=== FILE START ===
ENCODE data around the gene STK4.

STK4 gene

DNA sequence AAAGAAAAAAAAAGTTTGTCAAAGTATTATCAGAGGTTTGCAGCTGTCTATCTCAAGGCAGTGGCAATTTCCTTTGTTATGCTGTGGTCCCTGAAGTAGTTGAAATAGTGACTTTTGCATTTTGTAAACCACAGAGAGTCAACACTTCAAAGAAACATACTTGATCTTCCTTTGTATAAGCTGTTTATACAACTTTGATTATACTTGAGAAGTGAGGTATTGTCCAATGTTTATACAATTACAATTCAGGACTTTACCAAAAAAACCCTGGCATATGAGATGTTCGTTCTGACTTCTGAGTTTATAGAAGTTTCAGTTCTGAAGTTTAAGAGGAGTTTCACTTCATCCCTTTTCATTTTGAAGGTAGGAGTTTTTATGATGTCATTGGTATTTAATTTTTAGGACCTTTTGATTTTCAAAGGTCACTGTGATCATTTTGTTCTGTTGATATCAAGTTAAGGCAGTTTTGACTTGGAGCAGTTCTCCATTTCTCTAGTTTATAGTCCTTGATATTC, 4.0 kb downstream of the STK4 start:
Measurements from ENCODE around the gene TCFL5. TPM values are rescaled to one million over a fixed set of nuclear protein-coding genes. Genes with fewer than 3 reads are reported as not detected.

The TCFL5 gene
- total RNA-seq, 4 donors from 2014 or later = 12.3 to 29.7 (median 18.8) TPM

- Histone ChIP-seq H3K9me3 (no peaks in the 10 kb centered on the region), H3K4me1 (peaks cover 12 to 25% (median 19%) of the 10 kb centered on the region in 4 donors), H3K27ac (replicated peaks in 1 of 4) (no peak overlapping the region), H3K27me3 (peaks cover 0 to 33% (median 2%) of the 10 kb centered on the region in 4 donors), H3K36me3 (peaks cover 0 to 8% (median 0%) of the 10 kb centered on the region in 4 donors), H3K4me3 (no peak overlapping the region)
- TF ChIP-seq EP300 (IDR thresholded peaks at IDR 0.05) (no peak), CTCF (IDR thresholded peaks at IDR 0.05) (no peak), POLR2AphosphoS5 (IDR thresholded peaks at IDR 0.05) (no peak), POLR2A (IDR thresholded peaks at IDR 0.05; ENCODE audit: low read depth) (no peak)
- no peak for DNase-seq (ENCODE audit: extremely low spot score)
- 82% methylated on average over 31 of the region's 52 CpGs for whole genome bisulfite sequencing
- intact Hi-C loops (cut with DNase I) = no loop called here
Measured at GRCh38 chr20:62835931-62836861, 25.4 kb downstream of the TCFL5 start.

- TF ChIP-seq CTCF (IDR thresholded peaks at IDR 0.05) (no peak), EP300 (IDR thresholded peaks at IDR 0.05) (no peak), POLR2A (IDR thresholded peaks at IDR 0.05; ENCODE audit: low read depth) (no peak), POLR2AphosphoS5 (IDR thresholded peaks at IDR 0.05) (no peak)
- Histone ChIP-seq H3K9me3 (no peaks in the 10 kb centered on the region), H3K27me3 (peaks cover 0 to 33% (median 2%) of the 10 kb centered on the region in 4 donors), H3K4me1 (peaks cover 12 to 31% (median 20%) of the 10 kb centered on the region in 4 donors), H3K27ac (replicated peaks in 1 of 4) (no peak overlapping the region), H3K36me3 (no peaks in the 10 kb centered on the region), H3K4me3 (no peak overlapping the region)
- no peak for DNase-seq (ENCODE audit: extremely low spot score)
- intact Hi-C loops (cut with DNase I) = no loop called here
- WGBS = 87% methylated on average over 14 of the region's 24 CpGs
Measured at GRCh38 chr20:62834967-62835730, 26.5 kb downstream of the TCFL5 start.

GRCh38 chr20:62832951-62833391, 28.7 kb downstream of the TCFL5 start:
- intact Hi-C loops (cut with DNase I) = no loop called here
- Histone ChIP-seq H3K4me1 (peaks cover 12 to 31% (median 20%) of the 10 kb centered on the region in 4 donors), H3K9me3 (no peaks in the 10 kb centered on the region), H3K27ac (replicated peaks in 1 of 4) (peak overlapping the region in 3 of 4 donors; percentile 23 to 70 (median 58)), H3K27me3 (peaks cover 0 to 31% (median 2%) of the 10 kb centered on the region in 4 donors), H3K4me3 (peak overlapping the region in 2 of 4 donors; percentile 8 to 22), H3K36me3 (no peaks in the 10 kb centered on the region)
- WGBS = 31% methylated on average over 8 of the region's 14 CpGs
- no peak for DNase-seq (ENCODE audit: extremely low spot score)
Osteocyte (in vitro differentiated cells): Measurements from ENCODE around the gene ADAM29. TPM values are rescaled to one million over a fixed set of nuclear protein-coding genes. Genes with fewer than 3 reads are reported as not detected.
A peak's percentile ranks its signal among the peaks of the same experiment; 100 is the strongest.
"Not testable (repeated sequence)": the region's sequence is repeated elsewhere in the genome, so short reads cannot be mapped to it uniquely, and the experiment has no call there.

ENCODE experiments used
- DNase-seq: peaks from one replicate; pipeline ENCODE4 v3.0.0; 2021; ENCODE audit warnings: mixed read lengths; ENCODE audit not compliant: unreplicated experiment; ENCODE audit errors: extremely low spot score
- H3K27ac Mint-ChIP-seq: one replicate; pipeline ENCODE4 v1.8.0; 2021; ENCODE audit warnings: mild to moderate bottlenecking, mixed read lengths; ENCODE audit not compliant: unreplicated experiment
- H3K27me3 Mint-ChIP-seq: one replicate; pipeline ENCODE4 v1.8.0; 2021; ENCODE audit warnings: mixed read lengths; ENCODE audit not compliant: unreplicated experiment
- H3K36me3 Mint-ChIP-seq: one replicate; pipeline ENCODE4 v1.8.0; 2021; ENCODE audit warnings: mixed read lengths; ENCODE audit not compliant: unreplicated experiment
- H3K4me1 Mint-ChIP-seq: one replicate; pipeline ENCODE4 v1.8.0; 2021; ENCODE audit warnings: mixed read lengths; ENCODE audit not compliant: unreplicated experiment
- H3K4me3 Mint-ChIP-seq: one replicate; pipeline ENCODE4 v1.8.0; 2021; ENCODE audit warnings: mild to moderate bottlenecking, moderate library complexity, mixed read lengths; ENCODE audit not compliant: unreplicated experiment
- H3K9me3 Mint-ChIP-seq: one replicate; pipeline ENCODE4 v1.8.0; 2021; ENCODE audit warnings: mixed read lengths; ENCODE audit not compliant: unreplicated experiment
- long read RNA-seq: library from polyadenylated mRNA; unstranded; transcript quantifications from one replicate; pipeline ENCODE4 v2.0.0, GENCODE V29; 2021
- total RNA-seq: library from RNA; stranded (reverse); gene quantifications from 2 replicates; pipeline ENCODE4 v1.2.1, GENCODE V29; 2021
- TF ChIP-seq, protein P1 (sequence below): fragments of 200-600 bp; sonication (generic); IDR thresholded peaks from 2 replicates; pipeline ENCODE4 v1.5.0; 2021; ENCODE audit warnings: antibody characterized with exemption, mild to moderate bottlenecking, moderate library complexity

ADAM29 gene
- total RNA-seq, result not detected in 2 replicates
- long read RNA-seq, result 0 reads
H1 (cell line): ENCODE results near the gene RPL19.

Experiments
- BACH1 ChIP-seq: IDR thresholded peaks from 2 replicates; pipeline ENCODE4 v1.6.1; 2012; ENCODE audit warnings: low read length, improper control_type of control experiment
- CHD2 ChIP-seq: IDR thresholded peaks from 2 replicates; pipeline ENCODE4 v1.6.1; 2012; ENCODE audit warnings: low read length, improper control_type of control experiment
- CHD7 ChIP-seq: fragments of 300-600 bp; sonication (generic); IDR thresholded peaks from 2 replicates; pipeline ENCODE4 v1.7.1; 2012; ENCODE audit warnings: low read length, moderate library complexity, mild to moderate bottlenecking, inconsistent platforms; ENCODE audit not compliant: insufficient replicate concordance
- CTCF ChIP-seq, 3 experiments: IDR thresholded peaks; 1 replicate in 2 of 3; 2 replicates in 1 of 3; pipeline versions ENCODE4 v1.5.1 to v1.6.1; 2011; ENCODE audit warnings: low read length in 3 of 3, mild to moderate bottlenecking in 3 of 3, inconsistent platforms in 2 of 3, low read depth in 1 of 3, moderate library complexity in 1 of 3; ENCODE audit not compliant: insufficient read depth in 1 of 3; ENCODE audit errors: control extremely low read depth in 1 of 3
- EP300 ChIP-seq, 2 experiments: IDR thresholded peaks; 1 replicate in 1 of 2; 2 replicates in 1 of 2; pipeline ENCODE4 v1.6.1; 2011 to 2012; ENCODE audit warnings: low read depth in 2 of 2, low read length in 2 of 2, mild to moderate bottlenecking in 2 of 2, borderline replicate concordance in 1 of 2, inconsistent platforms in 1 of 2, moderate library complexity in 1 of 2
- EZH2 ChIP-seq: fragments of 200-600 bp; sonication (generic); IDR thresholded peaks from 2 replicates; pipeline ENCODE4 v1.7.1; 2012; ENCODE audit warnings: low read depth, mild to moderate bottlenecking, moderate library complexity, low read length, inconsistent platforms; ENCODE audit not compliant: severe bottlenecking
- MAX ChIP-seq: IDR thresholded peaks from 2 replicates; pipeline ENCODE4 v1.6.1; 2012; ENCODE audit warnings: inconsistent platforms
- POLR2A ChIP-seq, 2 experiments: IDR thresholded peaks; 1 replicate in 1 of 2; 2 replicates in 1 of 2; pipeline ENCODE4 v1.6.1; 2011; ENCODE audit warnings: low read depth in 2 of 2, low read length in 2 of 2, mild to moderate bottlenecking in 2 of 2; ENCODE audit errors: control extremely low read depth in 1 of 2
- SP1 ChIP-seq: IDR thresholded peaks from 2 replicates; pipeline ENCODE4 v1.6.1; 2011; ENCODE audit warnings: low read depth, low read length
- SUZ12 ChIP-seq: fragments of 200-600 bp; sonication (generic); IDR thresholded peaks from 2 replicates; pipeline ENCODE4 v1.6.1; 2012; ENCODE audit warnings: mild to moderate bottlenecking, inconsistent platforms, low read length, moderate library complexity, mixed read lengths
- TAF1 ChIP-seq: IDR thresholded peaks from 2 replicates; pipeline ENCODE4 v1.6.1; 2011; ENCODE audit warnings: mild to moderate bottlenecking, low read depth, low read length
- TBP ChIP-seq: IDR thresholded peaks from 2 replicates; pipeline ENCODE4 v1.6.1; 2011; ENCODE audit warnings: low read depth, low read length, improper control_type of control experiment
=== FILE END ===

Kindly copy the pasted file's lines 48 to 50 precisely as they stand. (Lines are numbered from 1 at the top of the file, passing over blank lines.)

- EZH2 ChIP-seq: fragments of 200-600 bp; sonication (generic); IDR thresholded peaks from 2 replicates; pipeline ENCODE4 v1.7.1; 2012; ENCODE audit warnings: low read depth, mild to moderate bottlenecking, moderate library complexity, low read length, inconsistent platforms; ENCODE audit not compliant: severe bottlenecking
- MAX ChIP-seq: IDR thresholded peaks from 2 replicates; pipeline ENCODE4 v1.6.1; 2012; ENCODE audit warnings: inconsistent platforms
- POLR2A ChIP-seq, 2 experiments: IDR thresholded peaks; 1 replicate in 1 of 2; 2 replicates in 1 of 2; pipeline ENCODE4 v1.6.1; 2011; ENCODE audit warnings: low read depth in 2 of 2, low read length in 2 of 2, mild to moderate bottlenecking in 2 of 2; ENCODE audit errors: control extremely low read depth in 1 of 2